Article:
The days of this race characterized by having unacceptable Republican candidates as front runners may be drawing to a close. Jay Cost of RCP makes some interesting points about the McCain candidacy, the Romney candidacy, and the (Republican) race in general.
"Examining congressional endorsements for McCain and Romney, excluding in-state supporters (as they often act more out of home state pride than ideological proximity), we find some interesting results. 34 Republicans have endorsed Mitt Romney, while just 24 have endorsed McCain. Furthermore, Romney's supporters are more in line with conservative opinion. Their average 2006 ACU rating was 84.1, and 26 of them come from states Bush won in 2004. Meanwhile, the average 2006 ACU rating for McCain's supporters is 70.7, and just 12 of them come from Bush states."
"I do not think that McCain can end the nomination battle with wins in Michigan and South Carolina. Because conservative leaders dislike him, I think they might 'rediscover' a viable alternative to him. Romney, Thompson, or even Giuliani could be brought back to life in a final effort to stop McCain."
"...Everything that has been written here applies to Mike Huckabee all the more. Huckabee is even more unacceptable to conservative leaders (he has the endorsement of only three out-of-state Republican members of Congress). His campaign even seems to be courting their contempt. McCain, to his credit, has worked hard since the immigration bill not to thumb his nose at conservative leaders. But not Huckabee. And I think that they would only accept Huckabee's nomination after he has won a majority of delegates. Until then, they'll find somebody, anybody to oppose him."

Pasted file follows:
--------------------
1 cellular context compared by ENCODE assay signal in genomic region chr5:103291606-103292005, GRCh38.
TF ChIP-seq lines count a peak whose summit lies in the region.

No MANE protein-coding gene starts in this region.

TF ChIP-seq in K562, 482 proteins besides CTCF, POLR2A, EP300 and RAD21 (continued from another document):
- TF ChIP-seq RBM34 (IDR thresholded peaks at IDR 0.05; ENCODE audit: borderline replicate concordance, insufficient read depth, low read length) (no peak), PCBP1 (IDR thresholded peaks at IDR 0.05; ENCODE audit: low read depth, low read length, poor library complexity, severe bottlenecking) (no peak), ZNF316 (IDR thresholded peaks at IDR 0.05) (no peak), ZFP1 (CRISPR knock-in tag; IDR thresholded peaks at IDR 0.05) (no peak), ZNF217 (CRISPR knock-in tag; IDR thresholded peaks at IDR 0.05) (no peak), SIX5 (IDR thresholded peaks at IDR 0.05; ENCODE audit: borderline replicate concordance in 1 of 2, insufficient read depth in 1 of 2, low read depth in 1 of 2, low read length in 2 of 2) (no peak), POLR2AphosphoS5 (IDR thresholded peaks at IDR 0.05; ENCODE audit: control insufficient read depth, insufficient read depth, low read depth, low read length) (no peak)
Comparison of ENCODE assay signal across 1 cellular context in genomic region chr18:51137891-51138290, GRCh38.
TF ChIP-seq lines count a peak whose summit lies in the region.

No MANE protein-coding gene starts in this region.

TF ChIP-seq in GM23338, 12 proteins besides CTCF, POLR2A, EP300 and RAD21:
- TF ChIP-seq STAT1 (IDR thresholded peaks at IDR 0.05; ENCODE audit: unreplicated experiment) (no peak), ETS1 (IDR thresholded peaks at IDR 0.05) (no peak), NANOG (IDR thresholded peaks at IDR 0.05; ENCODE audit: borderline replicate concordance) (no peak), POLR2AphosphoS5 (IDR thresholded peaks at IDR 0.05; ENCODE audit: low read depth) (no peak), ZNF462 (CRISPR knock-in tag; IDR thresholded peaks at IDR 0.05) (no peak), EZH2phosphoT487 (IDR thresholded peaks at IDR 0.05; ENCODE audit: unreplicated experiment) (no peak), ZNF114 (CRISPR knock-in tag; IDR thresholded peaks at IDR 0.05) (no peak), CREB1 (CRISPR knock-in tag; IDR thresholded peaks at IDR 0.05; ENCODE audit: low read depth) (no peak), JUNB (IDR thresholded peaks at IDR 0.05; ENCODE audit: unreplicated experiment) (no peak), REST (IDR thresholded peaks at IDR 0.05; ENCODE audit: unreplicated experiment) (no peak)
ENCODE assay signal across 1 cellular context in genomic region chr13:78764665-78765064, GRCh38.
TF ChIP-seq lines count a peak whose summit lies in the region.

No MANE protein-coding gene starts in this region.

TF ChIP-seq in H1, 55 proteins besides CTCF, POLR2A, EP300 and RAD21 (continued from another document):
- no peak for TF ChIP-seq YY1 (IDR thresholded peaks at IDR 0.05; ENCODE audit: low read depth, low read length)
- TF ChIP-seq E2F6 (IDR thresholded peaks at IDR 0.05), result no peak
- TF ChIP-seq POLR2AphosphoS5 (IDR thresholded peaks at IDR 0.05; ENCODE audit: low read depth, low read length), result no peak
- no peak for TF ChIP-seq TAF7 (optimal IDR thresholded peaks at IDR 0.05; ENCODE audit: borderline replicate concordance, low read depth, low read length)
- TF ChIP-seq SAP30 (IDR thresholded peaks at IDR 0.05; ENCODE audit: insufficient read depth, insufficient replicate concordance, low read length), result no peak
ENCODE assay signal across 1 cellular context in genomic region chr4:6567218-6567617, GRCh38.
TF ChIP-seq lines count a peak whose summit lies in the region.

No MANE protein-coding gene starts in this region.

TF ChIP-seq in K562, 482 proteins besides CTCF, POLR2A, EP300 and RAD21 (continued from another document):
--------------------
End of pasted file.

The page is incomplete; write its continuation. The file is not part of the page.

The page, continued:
There is a growing consensus building amongst the Republicans who are not jumping onto the John McCain and Mike Huckabee popularity contest/populism bandwagon. That is, any combination of Romney, Thompson, or Giuiliani is preferable to John McCain or Mike Huckabee.